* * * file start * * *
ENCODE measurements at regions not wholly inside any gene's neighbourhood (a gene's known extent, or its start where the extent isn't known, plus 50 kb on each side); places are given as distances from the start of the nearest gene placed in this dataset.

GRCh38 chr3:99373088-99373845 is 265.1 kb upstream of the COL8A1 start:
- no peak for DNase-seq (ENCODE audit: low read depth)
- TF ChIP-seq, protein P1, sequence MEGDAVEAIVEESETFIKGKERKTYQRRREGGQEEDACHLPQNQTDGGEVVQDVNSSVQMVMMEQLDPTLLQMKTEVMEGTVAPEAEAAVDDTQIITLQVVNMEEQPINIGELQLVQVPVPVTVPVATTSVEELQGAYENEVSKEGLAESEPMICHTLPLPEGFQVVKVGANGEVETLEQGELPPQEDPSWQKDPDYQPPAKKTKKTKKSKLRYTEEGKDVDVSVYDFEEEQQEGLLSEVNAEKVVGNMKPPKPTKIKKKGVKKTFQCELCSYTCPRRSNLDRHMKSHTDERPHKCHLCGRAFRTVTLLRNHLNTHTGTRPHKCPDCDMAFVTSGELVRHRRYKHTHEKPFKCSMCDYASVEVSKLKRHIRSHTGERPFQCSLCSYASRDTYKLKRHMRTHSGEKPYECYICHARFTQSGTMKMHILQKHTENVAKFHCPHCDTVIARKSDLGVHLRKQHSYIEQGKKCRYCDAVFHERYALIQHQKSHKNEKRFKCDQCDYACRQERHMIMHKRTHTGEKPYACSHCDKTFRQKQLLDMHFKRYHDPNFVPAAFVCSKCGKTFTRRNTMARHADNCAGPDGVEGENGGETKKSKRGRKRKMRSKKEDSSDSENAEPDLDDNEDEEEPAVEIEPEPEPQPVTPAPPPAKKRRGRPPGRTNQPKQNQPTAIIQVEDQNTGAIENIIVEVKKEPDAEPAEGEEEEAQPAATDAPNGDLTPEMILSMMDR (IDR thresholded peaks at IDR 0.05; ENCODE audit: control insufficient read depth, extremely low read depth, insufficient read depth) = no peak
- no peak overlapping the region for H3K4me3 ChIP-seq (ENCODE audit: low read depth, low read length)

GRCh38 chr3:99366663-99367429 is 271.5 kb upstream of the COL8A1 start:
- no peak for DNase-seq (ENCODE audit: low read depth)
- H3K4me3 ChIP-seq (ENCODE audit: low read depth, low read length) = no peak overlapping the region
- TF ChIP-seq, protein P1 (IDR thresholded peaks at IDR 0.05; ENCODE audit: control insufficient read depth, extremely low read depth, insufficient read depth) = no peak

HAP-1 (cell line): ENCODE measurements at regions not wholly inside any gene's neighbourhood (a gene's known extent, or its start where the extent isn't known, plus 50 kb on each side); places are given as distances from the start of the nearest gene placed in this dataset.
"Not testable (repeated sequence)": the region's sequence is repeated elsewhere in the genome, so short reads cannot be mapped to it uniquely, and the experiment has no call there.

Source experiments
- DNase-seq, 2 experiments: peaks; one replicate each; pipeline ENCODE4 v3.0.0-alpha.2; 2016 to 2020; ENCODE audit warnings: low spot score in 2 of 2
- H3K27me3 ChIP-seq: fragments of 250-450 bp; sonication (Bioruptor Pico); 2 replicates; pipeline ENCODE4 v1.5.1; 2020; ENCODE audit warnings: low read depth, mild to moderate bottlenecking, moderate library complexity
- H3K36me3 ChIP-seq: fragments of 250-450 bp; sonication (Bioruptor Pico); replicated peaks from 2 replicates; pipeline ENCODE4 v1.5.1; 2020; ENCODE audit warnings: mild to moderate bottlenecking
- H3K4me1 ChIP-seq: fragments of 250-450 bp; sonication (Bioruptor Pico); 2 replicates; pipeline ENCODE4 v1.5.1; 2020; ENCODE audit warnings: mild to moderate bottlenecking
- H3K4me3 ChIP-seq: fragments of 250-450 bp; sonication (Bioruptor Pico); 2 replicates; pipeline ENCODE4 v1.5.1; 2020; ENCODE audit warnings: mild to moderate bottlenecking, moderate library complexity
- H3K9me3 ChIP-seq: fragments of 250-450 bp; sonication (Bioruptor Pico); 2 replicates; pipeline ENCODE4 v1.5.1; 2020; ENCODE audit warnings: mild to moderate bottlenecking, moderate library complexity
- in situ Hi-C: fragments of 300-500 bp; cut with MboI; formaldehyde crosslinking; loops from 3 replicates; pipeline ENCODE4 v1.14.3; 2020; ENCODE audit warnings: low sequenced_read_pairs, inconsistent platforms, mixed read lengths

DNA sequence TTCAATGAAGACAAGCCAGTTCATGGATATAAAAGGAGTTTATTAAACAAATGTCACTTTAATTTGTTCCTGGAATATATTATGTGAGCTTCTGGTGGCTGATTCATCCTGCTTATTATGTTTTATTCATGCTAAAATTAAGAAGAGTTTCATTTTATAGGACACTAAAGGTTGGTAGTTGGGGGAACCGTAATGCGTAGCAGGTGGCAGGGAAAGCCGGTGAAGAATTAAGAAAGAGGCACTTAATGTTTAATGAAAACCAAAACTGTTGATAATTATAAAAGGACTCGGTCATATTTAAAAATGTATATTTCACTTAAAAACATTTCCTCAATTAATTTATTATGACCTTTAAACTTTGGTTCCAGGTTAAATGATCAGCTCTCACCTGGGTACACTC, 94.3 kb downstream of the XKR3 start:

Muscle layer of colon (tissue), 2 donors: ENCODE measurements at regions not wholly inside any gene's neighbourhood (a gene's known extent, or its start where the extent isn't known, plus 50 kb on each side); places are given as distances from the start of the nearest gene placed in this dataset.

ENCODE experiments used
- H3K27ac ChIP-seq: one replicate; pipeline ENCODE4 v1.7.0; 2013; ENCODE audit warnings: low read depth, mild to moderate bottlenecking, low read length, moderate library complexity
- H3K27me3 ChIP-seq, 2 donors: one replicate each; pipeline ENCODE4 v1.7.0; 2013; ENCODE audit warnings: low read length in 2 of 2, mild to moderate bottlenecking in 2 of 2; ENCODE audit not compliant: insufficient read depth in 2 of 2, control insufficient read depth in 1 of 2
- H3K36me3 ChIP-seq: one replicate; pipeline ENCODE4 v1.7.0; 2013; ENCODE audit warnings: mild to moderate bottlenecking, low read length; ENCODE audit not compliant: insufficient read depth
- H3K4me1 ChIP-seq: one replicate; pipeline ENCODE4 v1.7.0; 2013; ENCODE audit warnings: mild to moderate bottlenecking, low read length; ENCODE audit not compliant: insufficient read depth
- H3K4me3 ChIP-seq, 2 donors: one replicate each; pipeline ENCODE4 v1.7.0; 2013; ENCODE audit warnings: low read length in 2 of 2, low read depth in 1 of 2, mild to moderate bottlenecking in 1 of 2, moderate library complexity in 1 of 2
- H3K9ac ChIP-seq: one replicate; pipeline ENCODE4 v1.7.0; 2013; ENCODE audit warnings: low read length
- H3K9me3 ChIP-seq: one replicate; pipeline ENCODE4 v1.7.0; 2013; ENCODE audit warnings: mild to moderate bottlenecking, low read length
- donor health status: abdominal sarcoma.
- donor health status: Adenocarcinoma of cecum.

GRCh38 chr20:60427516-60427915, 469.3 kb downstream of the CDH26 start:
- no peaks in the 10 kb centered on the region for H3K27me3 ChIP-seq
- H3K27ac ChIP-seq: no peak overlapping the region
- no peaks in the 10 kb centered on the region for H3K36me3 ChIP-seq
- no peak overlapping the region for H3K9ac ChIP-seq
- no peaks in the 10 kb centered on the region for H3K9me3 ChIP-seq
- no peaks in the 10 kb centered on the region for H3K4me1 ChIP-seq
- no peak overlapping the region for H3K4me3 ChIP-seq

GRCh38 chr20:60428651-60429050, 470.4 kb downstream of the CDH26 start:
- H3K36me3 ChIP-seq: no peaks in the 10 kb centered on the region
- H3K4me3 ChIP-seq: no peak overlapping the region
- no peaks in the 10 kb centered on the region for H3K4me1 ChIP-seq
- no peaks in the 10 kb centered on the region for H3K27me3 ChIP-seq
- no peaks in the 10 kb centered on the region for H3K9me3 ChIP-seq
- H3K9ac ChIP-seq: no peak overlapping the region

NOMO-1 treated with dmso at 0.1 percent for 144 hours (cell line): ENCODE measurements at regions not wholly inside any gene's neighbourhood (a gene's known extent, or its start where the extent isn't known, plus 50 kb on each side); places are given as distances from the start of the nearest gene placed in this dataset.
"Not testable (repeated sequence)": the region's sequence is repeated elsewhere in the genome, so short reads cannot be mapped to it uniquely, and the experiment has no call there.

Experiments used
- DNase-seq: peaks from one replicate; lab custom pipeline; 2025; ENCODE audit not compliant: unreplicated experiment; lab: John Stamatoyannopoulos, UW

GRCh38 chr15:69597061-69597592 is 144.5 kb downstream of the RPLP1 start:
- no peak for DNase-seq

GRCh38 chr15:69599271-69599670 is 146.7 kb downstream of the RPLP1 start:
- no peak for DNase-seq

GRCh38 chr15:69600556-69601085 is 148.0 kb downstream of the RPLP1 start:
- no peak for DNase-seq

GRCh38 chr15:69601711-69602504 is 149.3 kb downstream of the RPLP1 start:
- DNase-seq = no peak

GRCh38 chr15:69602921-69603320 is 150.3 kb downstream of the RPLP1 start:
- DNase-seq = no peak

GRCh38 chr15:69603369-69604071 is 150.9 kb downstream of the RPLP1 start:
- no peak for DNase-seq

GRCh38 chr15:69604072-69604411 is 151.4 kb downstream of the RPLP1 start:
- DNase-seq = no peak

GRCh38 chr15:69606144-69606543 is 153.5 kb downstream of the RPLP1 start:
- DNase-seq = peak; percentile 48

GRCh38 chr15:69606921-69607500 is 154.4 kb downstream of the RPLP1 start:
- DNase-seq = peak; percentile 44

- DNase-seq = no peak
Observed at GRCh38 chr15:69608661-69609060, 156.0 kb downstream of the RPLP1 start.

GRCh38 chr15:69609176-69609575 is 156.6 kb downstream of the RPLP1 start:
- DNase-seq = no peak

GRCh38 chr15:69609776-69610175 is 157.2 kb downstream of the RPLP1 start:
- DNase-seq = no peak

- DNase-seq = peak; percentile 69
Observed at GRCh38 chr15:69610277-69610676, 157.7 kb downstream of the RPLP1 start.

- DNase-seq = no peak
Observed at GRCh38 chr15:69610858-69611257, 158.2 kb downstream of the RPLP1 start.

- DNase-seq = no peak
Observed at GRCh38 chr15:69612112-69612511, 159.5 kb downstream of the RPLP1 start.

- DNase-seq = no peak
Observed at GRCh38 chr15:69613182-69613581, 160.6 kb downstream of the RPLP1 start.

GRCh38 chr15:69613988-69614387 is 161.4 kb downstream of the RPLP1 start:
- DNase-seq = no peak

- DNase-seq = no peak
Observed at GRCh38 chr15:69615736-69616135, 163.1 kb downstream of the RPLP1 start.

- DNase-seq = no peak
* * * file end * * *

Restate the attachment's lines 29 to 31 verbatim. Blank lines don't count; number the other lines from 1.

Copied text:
- H3K9me3 ChIP-seq: one replicate; pipeline ENCODE4 v1.7.0; 2013; ENCODE audit warnings: mild to moderate bottlenecking, low read length
- donor health status: abdominal sarcoma.
- donor health status: Adenocarcinoma of cecum.